Social Enterprises are becoming a key economic sector globally, which has led to increased interest from scholars, policymakers, investors, regulators and practitioners alike. There has however not been any consensus and consistency on how to measure their performance. This study aims to address these challenges by proposing a framework that could be used to measure the performance and sustainability of Social Enterprises.
The study was conducted by initially reviewing the literature, selecting the most relevant performance criteria from the literature to form the performance measurement framework and finally testing the framework through a qualitative descriptive study of a sample of eight Social Enterprises listed on the Social Stock Exchange in the United Kingdom for the period 1 January 2008 to 31 December 2012.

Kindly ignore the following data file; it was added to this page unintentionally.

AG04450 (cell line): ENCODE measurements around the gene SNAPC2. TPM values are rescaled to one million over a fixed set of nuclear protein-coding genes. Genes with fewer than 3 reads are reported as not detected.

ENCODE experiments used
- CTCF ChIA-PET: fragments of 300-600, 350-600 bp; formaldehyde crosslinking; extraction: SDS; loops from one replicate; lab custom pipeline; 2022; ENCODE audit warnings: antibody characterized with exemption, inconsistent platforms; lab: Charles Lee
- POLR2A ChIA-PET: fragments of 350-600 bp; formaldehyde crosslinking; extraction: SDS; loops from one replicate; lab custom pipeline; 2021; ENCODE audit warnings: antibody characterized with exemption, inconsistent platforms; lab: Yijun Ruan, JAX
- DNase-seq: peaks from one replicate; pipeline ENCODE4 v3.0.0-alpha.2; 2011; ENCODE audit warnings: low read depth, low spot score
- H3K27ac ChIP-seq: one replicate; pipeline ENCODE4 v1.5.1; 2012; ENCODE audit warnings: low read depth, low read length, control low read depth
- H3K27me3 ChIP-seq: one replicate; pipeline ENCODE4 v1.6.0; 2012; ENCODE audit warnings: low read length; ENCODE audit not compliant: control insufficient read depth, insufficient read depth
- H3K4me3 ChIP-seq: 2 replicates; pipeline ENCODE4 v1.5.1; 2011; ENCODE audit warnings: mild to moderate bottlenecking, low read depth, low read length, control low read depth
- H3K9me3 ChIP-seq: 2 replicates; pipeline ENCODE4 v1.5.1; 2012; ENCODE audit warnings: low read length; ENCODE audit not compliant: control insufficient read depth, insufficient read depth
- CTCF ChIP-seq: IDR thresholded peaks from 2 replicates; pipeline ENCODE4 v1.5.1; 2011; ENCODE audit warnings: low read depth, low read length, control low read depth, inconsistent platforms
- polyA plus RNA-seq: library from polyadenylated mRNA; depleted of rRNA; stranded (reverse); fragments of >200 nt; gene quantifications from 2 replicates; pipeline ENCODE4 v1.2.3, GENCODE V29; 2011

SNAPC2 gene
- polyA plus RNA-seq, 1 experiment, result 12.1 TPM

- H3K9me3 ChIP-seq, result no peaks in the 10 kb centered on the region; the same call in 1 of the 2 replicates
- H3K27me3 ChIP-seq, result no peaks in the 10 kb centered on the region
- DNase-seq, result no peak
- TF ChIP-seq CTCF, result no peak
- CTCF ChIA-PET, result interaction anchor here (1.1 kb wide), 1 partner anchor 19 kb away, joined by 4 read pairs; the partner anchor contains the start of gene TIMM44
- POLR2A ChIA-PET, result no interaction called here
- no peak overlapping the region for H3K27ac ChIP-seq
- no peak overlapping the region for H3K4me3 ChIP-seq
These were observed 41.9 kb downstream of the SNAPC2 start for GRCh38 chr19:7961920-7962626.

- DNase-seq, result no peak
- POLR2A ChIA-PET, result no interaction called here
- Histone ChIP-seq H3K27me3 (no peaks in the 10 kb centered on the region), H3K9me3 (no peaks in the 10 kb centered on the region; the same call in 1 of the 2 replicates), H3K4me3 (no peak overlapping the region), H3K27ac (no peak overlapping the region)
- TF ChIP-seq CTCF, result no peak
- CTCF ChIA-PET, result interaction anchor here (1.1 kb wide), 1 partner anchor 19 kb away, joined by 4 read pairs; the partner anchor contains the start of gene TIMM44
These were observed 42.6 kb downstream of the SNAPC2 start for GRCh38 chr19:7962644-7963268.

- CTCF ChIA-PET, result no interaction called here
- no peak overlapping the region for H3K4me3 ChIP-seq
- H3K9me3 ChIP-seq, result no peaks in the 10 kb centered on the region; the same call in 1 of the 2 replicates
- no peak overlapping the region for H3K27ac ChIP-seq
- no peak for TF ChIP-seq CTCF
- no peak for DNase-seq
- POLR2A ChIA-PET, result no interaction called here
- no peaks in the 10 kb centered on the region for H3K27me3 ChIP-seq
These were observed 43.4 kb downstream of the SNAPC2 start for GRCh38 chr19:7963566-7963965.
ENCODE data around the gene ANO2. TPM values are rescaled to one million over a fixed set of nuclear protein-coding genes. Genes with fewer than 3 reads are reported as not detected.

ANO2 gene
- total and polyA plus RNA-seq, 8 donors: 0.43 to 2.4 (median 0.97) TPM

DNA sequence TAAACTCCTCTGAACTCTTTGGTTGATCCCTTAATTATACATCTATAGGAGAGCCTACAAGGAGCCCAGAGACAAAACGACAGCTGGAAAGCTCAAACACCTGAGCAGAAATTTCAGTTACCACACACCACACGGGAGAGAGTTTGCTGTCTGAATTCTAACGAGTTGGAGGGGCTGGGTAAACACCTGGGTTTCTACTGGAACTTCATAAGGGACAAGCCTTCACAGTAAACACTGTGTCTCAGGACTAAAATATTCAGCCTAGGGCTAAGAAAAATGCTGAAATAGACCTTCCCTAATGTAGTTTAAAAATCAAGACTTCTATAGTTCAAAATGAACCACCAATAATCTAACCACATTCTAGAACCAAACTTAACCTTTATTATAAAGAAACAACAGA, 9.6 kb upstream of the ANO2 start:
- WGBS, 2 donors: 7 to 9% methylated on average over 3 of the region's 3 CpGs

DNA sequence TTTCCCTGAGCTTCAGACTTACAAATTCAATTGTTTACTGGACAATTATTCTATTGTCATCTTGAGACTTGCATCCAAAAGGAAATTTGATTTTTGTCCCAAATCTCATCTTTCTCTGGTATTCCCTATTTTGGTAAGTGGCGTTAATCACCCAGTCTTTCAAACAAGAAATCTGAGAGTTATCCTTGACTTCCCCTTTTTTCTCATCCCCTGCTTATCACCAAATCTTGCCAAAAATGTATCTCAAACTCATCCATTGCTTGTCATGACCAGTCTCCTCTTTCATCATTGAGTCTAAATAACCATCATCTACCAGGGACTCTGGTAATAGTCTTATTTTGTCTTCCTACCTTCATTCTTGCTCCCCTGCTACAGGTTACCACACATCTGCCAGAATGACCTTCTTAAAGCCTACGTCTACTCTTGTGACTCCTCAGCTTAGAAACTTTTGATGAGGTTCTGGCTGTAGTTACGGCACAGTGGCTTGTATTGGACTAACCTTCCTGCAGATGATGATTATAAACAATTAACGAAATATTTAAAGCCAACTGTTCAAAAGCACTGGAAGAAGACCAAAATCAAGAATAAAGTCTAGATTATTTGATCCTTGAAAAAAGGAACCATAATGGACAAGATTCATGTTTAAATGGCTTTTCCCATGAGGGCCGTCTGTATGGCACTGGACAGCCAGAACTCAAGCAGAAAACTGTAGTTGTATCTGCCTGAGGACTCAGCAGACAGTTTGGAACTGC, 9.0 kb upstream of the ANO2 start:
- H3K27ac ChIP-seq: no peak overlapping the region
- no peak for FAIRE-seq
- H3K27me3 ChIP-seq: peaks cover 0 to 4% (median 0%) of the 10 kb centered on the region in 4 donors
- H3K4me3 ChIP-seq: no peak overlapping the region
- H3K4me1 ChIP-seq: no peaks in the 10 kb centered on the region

The research further proved that it is possible to measure the performance of Social Enterprises and to standardise those measurements for the sector. In this light the financial performance and sustainability criteria were found to provide meaningful results whereas the social performance criteria were prejudiced to an extent by the absence of standardised social reporting in the sector.
Further to this the research study found that: (1) the Social Enterprise sector yielded more stable but lower financial returns relative to the stock market, (2) there were no correlations between the sector, GDP and stock market, (3) the social aims have not been achieved in full and (4) the sector was becoming progressively unhealthier with time.